The Corn Watch ’22 field yielded 236.7 bushels per acre, despite receiving just over 2 inches of rain during June and July. Temperatures soared into the ’90s, reaching 99 degrees F at least once. How did the crop pull out that impressive yield?
Dave Nanda, director of genetics for Seed Genetics Direct, sponsor of Corn Watch ’22, believes a return to plentiful moisture and cooler temperatures played a key role. Most ears retained tip kernels, and all kernels were deep and well-filled.
Sensing that grain fill would be critical, a WatchDog weather station — which measures temperature, humidity, rainfall and soil moisture on a volumetric basis — was provided by Spectrum Technologies and installed in the field on July 30. Pollination was just wrapping up.
Soil moisture story
Here’s a look at how soil moisture levels changed throughout the season:
The probe isn’t working. “That’s what we thought when we installed it,” Nanda says. A soil moisture probe was installed about eight rows inside the field. Mike Thurow, president of Spectrum Technologies, explains that the sensor averages soil moisture over the 6-inch probe depth, and reports percentages.
Since soil consists of soil particles, air and water, volumetric soil moisture never reaches 100%. Instead, it’s about 50% when soil is fully saturated. Inside a pollinated cornfield, it settles in at 18% to 20% normally, perhaps reaching 22% to 25% if moisture is plentiful. At 10%, the crop will be under stress, Thurow says. Under 10% soil moisture, crops will suffer.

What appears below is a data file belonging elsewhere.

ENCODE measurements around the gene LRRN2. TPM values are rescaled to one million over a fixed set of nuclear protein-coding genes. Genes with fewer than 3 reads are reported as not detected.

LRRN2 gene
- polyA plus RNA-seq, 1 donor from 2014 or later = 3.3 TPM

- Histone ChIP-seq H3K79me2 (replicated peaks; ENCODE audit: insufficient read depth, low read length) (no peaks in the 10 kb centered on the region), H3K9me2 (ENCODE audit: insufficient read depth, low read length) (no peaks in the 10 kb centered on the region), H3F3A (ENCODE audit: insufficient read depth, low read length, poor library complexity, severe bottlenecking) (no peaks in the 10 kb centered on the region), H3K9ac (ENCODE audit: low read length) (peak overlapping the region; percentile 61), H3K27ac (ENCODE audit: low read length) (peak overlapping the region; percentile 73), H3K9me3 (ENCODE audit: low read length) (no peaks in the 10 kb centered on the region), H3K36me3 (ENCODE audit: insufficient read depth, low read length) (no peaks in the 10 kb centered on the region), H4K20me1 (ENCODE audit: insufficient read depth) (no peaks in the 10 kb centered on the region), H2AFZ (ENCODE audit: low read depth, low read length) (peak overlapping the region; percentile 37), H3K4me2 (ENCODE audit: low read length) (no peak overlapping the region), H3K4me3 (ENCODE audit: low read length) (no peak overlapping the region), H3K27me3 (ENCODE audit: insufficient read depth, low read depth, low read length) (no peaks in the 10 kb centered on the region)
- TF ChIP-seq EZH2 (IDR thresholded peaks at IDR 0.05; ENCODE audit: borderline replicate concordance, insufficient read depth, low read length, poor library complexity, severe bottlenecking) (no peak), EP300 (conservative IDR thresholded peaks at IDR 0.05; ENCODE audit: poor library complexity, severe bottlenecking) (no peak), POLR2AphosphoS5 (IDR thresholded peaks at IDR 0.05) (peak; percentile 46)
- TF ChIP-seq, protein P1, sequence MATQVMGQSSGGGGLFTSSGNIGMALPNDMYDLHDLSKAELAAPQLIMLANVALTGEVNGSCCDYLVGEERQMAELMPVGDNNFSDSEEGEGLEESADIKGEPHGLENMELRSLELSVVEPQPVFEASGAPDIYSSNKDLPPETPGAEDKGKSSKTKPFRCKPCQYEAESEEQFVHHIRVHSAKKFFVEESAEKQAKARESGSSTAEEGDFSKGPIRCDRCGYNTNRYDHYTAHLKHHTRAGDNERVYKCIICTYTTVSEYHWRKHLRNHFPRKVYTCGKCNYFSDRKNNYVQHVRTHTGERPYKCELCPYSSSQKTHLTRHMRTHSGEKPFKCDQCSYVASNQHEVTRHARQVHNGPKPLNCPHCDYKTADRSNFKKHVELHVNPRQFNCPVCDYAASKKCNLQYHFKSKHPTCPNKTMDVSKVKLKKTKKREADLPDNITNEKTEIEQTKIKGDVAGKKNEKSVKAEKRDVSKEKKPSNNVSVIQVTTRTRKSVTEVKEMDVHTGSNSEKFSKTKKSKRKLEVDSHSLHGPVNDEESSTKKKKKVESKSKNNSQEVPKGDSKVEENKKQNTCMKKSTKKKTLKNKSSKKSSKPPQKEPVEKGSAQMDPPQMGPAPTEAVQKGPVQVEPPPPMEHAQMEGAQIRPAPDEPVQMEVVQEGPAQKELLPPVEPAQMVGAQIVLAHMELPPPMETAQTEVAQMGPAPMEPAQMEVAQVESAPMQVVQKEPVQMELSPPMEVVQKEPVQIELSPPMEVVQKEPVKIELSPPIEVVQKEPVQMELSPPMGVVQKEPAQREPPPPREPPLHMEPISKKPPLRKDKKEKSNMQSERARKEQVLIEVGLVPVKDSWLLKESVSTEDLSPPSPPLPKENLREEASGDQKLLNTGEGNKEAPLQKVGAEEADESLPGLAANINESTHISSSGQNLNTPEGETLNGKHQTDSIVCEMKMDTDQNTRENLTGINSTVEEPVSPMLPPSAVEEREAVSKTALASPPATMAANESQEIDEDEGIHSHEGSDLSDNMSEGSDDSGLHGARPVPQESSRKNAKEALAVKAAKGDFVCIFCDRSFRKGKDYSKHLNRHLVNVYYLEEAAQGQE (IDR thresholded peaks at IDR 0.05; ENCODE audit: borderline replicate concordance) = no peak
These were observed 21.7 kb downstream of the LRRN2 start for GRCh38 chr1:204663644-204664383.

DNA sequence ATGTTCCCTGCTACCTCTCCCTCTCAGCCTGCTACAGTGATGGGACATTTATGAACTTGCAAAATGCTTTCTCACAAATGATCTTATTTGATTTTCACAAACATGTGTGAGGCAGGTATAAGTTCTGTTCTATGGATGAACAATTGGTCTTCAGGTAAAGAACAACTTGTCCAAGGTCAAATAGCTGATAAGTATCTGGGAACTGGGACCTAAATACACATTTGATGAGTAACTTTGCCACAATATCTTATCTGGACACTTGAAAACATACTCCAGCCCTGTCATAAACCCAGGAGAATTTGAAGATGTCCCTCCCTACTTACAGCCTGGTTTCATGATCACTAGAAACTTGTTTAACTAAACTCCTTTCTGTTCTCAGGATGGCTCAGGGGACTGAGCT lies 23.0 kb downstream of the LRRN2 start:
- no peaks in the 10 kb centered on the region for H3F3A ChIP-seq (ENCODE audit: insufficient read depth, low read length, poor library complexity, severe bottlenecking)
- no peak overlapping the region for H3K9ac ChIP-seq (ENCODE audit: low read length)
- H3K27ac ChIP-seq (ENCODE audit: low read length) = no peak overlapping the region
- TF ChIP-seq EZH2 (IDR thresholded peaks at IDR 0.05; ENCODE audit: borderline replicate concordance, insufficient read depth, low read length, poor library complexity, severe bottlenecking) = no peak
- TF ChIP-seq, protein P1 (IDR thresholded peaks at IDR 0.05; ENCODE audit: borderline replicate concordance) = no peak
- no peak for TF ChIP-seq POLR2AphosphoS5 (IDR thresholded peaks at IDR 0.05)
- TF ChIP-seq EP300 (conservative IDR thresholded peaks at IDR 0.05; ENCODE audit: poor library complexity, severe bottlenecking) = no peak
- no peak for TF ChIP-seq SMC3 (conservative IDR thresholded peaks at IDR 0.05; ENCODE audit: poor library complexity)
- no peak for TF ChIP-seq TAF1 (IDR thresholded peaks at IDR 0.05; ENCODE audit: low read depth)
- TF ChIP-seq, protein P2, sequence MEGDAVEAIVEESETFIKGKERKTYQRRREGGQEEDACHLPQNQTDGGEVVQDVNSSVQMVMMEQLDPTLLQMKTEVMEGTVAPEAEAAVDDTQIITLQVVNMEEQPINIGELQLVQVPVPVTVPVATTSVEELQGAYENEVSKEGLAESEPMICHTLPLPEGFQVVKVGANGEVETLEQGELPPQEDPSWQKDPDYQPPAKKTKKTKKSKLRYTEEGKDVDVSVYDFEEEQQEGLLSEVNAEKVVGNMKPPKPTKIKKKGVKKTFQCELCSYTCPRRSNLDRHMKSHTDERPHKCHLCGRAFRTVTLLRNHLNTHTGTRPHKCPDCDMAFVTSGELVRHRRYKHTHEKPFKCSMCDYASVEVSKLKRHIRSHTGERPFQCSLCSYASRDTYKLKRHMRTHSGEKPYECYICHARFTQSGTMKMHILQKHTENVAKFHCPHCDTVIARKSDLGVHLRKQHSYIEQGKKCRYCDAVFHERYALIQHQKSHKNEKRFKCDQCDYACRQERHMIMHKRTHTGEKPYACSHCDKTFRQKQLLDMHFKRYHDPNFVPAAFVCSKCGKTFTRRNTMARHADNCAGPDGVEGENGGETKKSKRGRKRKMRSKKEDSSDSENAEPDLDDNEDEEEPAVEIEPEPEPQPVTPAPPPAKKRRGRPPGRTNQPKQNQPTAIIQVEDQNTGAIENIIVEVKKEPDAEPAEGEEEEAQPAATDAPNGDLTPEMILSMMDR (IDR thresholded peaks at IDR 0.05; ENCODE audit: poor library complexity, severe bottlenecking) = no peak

Soil moisture only registered 3% on initial readings, Nanda recalls. So, a sensor was installed near the outside row instead. Moisture was still only reading about 6.5%, and plans were made to obtain a new sensor.
It rained before the new sensor arrived. Soil moisture shot up to nearly 40% during the rain and settled out at about 15%. “That’s the normal response to a 1-inch rain,” Thurow says.
Nanda concluded the probe was working after all — the soil was just that dry! “It was amazing corn looked that good at such low soil moisture levels,” he says. “It’s a testament to modern-day genetics.”
Soil moisture returns to normal. The field received about 4 inches of rain over the first 10 days of August. Once rain stopped for a few days, soil moisture leveled out at about 20%.
“Somewhere around 20% is a good soil moisture level for that point in the season,” Thurow says.
During grain fill, Dan Quinn, a Purdue Extension corn specialist, notes corn is still using a sizable amount of water per day.
Grain fill period sees ample moisture. Nanda determined this corn reached black layer around Sept. 15-20. Thurow pulled out a date at random, Sept. 8, about a week before black layer, to check total rainfall since July 30, plus average soil moisture content on Sept. 8. The station reported 7.01 inches of rain since July 30 and a current soil moisture content of 26.5%.
“Water usage was tailing off, allowing soil moisture percentage to level off at a good level,” Thurow says. “Soil moisture content was never below 20% after Aug. 29.”
Data backs up explanation. “Ample soil moisture and more normal temperature patterns during grain fill helped explain why the crop was so successful,” Nanda says. “We could have guessed that was the best explanation without the weather station.
“However, having data documented provided confidence in our judgment,” Nanda says. “Without the readout, we would never have believed soils were so dry on July 30 just by looking at the crop. That was truly insightful.”